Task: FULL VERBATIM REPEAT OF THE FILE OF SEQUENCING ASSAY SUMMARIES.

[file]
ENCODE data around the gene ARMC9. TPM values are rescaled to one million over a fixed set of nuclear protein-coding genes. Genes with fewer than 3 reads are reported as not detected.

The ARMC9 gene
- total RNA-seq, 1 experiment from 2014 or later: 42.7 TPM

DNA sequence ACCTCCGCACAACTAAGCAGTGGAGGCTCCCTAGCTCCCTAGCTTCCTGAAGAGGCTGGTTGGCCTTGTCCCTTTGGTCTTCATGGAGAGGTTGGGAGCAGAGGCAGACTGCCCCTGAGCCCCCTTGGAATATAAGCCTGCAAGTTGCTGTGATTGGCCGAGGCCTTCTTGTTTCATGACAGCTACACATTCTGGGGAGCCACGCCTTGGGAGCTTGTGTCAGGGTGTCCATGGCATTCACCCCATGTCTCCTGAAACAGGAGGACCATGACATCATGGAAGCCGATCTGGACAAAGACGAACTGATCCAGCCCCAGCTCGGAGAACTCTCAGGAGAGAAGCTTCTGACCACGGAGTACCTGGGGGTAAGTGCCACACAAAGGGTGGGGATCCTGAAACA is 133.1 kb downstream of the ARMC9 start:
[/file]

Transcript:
ENCODE data around the gene ARMC9. TPM values are rescaled to one million over a fixed set of nuclear protein-coding genes. Genes with fewer than 3 reads are reported as not detected.

The ARMC9 gene
- total RNA-seq, 1 experiment from 2014 or later: 42.7 TPM

DNA sequence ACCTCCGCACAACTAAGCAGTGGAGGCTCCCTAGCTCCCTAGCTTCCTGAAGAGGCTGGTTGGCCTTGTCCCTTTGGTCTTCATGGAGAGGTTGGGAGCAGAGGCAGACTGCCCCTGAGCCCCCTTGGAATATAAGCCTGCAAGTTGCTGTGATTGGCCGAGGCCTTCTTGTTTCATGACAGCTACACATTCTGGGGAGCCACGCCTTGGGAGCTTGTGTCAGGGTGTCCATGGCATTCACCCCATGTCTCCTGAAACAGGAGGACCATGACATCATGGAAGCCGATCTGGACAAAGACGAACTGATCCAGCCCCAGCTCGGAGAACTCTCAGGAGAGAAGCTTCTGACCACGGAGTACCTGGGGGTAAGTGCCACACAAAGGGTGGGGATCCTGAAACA is 133.1 kb downstream of the ARMC9 start: